Case of the Month August 2015, Page 4

Answer: In general, either a CT or MRI is useful for further characterizing a hepatic lesion as well as for evaluation of extrahepaticdisease.  In either modality, multi-phase contrast imaging is important for delineating the enhancement and washout pattern of a lesion.

Before any additional imaging is performed, it is critical to first review any prior imaging.  A CT scan from two years earlier was in fact available, and showed a mixed solid-cystic structure of similar size in the same region identified by ultrasound (red arrows).  A vascular bundle extended from the structure toward the abdominal great vessels (yellow arrows).

For larger images, please click on Abdominal CT  and CT Abdomen 2 .


Diagnosis: Ovarian transposition.

Key points:

  • Ovarian transposition, or oophoropexy, is a surgical ovary-sparing procedure for patients undergoing pelvic radiation therapy.  One or both ovaries are laparoscopically mobilized to outside of the pelvis and repositioned in the abdominal cavity, away from the radiation field.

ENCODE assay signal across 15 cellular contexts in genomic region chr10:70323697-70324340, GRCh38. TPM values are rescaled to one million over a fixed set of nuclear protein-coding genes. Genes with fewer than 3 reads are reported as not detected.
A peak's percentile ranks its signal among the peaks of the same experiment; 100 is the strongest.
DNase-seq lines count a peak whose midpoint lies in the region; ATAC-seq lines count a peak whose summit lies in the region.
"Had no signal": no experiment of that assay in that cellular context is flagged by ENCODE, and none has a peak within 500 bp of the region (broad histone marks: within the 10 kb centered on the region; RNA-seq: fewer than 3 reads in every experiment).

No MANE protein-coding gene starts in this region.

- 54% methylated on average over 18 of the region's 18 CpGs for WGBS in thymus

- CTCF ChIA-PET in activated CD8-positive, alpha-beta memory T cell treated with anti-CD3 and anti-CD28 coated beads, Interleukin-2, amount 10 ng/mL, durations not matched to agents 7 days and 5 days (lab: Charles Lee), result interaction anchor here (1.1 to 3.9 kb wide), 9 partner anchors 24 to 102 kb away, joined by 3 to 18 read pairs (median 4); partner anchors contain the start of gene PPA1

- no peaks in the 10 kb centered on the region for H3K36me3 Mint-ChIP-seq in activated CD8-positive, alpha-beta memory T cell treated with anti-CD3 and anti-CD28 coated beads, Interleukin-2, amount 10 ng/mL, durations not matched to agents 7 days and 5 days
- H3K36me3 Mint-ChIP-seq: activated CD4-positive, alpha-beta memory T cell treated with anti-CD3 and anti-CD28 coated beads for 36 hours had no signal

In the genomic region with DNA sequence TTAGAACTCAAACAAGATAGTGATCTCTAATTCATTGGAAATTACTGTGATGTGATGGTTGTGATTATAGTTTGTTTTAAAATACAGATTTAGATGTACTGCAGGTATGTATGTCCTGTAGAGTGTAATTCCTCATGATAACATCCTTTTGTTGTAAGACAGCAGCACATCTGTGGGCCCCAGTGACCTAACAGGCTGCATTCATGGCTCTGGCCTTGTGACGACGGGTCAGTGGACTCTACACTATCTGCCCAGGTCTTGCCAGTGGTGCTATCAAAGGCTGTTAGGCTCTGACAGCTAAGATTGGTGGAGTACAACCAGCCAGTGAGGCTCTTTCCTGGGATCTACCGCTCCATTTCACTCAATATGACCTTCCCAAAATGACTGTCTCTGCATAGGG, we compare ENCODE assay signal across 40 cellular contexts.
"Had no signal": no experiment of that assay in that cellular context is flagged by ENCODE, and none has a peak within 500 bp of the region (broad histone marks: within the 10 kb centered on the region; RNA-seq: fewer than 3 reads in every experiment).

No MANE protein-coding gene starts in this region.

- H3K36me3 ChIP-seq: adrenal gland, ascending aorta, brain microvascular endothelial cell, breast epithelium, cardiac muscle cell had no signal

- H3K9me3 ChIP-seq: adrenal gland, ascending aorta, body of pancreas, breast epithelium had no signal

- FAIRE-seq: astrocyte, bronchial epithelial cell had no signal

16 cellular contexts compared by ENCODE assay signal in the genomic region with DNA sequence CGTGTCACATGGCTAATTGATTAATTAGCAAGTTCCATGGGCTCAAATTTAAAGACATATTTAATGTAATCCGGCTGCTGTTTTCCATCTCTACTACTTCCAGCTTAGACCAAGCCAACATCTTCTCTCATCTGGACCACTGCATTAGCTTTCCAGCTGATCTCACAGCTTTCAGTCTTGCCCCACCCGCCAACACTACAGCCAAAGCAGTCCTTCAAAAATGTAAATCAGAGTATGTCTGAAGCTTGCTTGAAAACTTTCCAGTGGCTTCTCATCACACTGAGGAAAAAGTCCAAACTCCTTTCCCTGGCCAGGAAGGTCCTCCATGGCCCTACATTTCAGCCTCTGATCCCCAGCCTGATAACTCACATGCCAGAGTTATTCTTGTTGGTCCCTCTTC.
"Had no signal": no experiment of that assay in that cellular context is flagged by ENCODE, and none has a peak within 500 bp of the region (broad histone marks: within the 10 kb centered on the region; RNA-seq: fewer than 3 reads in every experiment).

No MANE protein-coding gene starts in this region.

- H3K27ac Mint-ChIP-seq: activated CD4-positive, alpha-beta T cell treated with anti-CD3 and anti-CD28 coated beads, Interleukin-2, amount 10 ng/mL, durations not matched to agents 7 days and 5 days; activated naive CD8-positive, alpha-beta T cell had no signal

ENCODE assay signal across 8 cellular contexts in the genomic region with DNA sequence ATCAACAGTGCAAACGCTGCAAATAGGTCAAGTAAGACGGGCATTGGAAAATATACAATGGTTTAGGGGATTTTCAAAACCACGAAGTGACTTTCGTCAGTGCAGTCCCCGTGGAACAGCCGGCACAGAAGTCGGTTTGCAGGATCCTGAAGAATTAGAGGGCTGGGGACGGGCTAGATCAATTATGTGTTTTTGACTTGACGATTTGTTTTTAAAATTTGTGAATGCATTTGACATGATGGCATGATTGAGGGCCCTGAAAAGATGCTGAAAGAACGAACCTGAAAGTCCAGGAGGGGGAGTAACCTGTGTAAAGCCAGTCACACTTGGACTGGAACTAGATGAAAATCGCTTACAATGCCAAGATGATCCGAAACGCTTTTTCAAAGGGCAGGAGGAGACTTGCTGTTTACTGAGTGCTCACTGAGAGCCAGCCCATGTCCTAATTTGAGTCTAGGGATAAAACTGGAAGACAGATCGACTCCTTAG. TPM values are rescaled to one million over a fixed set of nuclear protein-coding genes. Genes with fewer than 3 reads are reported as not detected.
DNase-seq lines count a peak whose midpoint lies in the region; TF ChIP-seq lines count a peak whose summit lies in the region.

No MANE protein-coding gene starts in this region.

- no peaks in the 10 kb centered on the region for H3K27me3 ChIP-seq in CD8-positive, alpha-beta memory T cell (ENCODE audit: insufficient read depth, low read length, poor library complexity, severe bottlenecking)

• It is done for preservation of fertility, hormonal function, or both.
  • The procedure is not performed in post-menopausal women.  Relative contraindications include age > 40 years and patients at moderate risk for metastases to the ovaries.
  • If oocyte cryopreservation is planned, all visible follicles are aspirated at the time of the procedure.
  • The procedure has a 65% - 75% success rate


Barahmeh, S., Masri, M., Badran, O., Masarweh, M., El-Ghanem, M., Jaradat, I., & Lataifeh, I. (2013). Ovarian transposition before pelvic irradiation: Indications and functional outcome. J Obstet Gynaecol Res Journal of Obstetrics and Gynaecology Research, 1533-1537.

Tulandi, T ,et al. Ovarian transposition before pelvic radiation In: UpToDate, Post TW (Ed), UpToDate, Waltham, MA.


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